- Matthew Thorsen
- Brad Thompson and Juliana Dixon
Juliana Dixon has big plans for Vermont's swing scene. The internationally seasoned instructor and dancer, who left Vermont for her native California 13 years ago, returned to Burlington last May with her longtime dance partner, Brad Thompson. This year, they aim to revitalize Vermont's East Coast swing scene, starting with classes at North End Studios in Burlington and the recent formation of a performance troupe.
"One of the reasons I'm so attracted to swing," Dixon says, "is the intergenerational nature of the dance." Currently, she notes, the only local folks practicing East Coast swing are the members of Vermont Swings, who hold dances and events at the Champlain Club in Burlington.
Dixon points out that a "vibrant" West Coast swing culture exists in Burlington, citing classes from Burlington Westie, also at North End Studios. But, while the basics of the two schools are highly similar, she says, "the emoting, the nonverbal communication, are totally different."
Dixon and Thompson are offering a class that focuses on the Charleston, boogie woogie and Lindy hop. The petite blond dancer mentions the third dance frequently as she enthuses about her goals in the Green Mountain State.
Someone like this reporter, with two left feet and a fear of being dropped on her head or spun into a wall, doesn't find differentiating among all those styles easy.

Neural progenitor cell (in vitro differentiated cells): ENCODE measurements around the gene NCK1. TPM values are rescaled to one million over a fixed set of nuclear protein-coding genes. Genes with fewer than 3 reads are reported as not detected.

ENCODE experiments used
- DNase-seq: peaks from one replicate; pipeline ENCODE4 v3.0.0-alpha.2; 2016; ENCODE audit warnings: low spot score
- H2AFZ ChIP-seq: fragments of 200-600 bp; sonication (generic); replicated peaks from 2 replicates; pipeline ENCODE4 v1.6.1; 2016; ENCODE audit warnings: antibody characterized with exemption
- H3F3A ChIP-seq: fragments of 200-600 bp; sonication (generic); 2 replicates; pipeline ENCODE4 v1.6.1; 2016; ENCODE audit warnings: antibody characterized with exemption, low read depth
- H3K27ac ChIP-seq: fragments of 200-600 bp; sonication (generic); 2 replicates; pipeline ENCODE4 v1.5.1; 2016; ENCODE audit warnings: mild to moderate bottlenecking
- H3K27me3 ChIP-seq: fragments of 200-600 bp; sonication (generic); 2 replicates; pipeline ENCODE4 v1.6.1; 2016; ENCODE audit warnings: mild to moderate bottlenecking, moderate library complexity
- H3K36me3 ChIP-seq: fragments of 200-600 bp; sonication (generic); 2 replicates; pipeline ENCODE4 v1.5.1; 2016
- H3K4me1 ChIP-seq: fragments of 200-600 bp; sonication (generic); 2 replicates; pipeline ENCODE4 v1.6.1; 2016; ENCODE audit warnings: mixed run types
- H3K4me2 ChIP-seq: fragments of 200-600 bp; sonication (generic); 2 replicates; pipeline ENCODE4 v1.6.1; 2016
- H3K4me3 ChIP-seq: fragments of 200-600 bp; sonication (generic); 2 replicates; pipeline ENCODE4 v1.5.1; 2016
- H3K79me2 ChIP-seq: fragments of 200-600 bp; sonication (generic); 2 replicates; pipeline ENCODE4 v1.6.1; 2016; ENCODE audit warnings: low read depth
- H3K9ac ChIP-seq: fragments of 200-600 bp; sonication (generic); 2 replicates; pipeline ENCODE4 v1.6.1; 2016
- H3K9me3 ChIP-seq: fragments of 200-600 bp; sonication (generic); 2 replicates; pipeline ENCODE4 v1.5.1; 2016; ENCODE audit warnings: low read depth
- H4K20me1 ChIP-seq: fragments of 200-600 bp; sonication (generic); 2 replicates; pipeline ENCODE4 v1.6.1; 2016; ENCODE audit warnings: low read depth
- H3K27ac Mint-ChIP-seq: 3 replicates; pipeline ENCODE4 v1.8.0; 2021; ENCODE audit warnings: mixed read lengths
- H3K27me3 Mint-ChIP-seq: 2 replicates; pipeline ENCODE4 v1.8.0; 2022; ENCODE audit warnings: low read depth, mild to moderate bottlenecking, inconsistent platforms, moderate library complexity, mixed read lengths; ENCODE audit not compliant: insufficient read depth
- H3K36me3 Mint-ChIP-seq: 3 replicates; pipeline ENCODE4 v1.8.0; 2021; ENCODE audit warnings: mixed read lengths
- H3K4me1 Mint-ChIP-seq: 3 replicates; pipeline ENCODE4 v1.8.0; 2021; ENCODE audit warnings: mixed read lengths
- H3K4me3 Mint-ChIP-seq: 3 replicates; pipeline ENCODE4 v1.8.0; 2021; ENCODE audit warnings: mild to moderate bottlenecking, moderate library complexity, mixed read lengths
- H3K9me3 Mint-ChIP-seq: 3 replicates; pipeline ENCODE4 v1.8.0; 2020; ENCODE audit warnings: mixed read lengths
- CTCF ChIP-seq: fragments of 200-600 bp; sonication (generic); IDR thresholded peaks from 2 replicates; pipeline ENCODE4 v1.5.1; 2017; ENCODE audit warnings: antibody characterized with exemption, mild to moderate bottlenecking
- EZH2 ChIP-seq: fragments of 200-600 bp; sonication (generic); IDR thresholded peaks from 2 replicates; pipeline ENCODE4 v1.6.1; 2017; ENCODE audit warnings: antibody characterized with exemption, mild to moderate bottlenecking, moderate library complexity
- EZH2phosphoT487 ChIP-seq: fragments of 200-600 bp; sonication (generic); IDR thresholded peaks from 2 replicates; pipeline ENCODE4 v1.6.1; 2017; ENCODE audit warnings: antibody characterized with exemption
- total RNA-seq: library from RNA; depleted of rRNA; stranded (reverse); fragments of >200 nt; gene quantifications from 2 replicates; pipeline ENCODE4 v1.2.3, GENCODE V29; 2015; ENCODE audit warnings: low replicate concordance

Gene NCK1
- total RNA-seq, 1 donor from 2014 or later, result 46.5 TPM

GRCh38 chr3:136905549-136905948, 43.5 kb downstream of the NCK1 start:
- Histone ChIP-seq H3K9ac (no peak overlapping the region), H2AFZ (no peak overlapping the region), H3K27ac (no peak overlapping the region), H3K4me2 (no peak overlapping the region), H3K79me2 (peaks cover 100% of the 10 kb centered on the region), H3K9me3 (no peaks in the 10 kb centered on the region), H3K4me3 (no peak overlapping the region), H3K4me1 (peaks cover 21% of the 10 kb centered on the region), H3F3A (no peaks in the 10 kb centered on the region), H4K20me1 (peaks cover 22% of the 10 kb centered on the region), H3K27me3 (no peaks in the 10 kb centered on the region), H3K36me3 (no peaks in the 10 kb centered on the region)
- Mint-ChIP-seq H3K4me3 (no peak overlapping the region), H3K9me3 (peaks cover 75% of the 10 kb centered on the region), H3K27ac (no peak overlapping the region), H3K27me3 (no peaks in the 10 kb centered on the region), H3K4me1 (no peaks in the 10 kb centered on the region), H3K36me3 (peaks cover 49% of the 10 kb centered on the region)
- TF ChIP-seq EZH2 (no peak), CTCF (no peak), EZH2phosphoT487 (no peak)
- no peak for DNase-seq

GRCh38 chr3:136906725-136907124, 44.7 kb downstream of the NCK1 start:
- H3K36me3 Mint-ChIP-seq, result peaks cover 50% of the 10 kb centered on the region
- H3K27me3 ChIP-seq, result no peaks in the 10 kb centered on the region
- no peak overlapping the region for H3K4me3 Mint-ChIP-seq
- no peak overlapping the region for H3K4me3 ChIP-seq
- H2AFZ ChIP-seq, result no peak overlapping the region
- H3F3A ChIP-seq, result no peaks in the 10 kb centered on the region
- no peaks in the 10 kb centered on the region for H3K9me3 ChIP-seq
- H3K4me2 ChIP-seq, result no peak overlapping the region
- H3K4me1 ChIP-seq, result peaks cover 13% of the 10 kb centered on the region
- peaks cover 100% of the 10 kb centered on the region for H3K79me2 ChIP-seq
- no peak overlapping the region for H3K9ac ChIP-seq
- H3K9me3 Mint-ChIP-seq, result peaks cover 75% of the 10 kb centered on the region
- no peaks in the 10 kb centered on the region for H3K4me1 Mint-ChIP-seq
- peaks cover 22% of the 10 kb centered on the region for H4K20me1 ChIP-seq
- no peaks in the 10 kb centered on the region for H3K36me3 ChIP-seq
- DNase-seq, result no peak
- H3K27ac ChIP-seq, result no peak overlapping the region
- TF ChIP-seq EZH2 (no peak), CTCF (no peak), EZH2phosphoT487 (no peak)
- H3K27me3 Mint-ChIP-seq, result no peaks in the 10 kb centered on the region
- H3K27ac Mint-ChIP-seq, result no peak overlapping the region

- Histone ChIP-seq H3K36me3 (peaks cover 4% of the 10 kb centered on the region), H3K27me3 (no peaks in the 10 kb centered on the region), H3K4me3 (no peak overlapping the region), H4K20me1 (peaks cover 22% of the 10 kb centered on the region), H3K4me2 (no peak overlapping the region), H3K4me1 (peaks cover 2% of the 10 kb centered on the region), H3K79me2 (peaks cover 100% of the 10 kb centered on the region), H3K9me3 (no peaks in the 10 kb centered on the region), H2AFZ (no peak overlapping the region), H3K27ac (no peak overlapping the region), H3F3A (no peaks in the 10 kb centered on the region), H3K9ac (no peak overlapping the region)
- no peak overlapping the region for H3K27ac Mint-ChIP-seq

Dixon explains that the Lindy hop "is the parent form of swing dancing. The Charleston developed before swing, and as the jazz bands started to develop this backbeat, rhythm-heavy form, Lindy hop was the dance that evolved with that, in the 1930s."
As a parent form, Dixon continues, "Lindy hop is the most complex, but it's the one you can go the farthest with."
If Lindy hop is so complicated, isn't it a tough way to introduce less experienced dancers to East Coast swing? Dixon promises that her classes will be "a little softer" than a traditional Lindy hop class. Participants can expect to learn "the theory of partner-dance connection, a bit of jazz history and the dance styles that went with it, from the '20s through the '40s." There will also be, she adds, "fun moves, dips and tricks."
It's clear that Dixon is passionate about swing. So is Thompson. Generally more subdued, he becomes animated when speaking about pairing Lindy hop with music from a variety of genres, such as hip-hop.
These partners are optimistic about the wide appeal of swing. Says Dixon, "It's a piece of the fabric of American society that attracts all sorts of personalities."